By Kenny Johnson
The 2016 presidential race is one of the most bizarre in recent memory (although my memory doesn’t go back too far in terms of presidential campaigns). The candidates are diverse in many ways, ways that many wouldn’t consider positive. No matter who ends up taking over office come late 2016, they will be a first: Donald Trump, the first POTUS to go straight from famous billionaire to commander-in-chief; Bernie Sanders, the first Jewish president; Hillary Clinton, the first female to lead the white house; Ted Cruz, the first (Canadian born?) Hispanic-American president. This campaign will represent a new era of presidential running’s, an era dominated not by foreign policy or empty promises, but by social media.
Twitter. Instagram. Facebook. We’re all familiar with these social tools, apps that let us communicate with our “friends” and family without actually having to socialize with them. Social media is where the ordinary can get famous and the famous get more famous. It was only a matter of time before political figures realized how beneficial their twitter profiles were. The candidates can get their ideas and opinions out to millions in seconds, they can describe very complex issues in 140 characters or less.That’s exactly what we want right? As a society we want info poured directly down our throats as quickly and easily as possible, with the least amount of thinking and research required.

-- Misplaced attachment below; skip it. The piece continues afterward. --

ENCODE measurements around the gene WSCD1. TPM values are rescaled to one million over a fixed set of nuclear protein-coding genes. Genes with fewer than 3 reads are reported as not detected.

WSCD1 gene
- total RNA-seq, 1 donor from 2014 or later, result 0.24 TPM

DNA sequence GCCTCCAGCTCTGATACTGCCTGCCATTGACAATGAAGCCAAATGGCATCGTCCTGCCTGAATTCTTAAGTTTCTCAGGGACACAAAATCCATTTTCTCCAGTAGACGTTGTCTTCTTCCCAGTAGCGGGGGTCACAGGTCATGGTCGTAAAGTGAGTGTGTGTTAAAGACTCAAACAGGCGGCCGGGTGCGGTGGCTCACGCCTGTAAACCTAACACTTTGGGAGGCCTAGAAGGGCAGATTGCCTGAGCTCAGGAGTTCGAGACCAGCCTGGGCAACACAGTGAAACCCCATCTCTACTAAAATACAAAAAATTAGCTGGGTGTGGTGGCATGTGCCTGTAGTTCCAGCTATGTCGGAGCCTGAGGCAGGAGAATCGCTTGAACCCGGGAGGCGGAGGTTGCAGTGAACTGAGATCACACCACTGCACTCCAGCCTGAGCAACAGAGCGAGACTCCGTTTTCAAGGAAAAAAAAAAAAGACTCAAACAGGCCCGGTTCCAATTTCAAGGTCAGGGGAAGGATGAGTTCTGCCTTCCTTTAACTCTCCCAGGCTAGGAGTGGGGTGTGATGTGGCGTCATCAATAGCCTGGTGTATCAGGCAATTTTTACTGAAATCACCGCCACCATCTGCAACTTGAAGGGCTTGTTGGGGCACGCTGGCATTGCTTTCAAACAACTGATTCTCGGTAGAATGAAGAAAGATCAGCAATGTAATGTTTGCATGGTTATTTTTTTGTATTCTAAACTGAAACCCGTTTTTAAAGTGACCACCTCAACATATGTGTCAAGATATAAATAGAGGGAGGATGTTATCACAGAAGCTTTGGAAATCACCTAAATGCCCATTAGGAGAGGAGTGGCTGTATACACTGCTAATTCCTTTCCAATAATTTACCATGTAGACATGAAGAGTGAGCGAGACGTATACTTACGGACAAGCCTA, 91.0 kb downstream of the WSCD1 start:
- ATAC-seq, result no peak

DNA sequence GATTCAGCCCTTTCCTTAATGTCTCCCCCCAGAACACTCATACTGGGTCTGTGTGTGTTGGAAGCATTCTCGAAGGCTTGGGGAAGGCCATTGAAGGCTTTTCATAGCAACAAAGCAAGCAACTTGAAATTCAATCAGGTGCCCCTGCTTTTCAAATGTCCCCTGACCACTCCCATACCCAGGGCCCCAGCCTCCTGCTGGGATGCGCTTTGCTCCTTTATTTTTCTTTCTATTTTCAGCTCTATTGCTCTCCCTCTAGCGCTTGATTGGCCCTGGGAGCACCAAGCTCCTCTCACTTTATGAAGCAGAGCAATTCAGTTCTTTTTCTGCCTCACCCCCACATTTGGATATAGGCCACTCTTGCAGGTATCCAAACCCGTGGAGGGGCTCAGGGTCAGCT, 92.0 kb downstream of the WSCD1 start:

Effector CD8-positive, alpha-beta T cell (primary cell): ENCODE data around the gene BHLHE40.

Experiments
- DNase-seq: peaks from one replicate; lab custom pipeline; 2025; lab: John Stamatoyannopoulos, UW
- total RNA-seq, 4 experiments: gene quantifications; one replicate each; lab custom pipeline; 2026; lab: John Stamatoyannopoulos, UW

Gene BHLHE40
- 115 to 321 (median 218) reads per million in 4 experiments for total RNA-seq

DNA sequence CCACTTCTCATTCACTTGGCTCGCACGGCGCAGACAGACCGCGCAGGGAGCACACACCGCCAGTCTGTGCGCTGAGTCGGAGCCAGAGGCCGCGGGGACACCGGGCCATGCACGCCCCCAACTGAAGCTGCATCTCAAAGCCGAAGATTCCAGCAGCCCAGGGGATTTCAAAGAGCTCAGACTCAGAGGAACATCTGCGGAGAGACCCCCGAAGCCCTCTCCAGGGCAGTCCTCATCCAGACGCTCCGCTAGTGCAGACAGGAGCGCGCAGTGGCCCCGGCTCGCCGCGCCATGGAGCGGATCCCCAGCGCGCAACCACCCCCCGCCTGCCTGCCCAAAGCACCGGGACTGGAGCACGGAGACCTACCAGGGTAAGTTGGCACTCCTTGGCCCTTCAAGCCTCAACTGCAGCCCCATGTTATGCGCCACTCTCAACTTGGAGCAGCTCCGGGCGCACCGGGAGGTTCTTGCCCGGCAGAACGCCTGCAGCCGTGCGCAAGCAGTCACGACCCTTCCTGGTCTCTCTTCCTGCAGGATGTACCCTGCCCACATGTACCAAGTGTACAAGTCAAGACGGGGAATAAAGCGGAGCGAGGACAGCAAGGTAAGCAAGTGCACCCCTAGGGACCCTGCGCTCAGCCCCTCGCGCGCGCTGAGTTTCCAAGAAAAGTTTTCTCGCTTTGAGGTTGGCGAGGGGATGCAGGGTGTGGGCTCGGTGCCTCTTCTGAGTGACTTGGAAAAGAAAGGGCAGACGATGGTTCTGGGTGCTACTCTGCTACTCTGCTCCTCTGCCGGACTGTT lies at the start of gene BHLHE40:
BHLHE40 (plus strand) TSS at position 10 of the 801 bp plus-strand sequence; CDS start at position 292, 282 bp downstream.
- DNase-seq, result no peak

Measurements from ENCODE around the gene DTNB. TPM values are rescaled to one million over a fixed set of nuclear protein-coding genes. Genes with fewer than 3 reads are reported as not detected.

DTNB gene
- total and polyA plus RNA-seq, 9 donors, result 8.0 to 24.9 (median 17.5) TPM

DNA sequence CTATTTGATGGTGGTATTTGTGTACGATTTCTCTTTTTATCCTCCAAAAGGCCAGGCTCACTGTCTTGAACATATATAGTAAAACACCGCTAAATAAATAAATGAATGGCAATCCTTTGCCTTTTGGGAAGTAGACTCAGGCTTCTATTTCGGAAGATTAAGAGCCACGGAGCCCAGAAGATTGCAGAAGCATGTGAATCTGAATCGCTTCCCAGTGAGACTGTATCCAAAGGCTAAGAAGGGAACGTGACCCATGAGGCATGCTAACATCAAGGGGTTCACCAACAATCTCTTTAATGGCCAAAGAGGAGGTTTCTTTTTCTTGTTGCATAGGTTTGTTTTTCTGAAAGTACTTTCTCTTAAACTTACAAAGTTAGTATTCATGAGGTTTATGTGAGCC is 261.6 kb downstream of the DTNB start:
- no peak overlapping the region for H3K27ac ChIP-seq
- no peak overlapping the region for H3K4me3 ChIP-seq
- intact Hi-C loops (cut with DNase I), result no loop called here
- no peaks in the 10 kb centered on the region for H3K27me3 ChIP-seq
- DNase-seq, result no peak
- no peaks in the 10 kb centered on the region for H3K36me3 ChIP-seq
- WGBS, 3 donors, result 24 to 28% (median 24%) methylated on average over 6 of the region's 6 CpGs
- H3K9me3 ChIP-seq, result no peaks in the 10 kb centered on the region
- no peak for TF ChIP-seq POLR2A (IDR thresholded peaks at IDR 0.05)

Nobody watches the news and people will believe anything they see from a “reliable” Facebook source or an SNL skit. I can’t count the number of times I’ve seen somebody retweet/share/repost a meme comparing Donald Trump to Adolf Hitler or calling Bernie Sanders un-American/Socialist without any information to back up their claims. Social media involvement should have been beneficial for the runners, but the effect is backwards. Say anything controversial and it spreads like wildfire, the voters will pounce on the slightest sign of weakness and turn it into a viral joke. We have essentially turned the race into a war of comical attrition, where a candidate might end up being elected based solely off of irony.
One of the most popular Twitter presidential jokes is the claim that Ted Cruz is the Zodiac Killer, even though the killer was at-large around the same time Cruz was born. The amount of jokes about Bernie Sanders making college free is monumental and Hillary Clinton is always being roasted for something. But worst of all, rather than ignoring Trump’s ridiculous comments, people have taken him as a joke, giving him increasingly more attention than he deserves. Turning even the most serious issues into something comical seems to be a common skill among U.S. youth, but it has gone too far. When we live in a time where we can’t even take the PRESIDENTIAL campaign seriously, something needs to change. And no, “better candidates” wouldn’t fix the problem.